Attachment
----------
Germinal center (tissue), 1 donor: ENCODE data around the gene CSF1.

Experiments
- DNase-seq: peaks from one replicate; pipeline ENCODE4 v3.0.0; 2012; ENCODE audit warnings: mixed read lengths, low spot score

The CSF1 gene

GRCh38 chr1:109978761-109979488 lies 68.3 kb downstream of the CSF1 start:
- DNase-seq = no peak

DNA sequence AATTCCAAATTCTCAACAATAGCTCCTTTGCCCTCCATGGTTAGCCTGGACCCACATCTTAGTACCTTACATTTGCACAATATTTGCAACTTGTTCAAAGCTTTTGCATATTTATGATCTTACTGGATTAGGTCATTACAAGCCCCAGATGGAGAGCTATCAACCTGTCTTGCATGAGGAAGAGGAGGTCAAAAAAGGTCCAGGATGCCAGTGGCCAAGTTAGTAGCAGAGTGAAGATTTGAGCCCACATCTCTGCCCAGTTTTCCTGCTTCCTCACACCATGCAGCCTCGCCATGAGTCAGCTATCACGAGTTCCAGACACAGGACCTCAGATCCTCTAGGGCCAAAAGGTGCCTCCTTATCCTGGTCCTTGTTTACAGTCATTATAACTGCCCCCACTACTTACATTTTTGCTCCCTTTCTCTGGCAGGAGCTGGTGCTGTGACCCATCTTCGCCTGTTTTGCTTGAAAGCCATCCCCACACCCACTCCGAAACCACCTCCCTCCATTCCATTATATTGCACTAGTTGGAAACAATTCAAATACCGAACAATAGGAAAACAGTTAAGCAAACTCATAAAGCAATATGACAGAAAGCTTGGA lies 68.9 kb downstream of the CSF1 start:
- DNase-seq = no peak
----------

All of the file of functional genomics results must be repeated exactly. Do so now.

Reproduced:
Germinal center (tissue), 1 donor: ENCODE data around the gene CSF1.

Experiments
- DNase-seq: peaks from one replicate; pipeline ENCODE4 v3.0.0; 2012; ENCODE audit warnings: mixed read lengths, low spot score

The CSF1 gene

GRCh38 chr1:109978761-109979488 lies 68.3 kb downstream of the CSF1 start:
- DNase-seq = no peak

DNA sequence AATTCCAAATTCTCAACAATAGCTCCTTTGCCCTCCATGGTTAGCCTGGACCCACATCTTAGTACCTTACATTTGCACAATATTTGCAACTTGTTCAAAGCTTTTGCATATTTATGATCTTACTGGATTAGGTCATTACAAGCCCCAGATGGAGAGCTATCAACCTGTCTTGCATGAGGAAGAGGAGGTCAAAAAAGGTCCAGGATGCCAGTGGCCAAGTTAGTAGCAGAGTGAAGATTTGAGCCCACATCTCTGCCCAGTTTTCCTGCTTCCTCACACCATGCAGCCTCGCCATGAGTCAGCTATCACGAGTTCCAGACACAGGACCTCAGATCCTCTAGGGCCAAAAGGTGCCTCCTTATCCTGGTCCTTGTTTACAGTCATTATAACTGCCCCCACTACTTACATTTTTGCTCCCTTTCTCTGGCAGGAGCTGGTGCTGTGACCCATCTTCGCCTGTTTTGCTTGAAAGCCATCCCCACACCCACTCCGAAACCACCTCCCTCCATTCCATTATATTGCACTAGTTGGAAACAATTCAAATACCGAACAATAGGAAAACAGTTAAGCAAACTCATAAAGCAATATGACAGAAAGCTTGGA lies 68.9 kb downstream of the CSF1 start:
- DNase-seq = no peak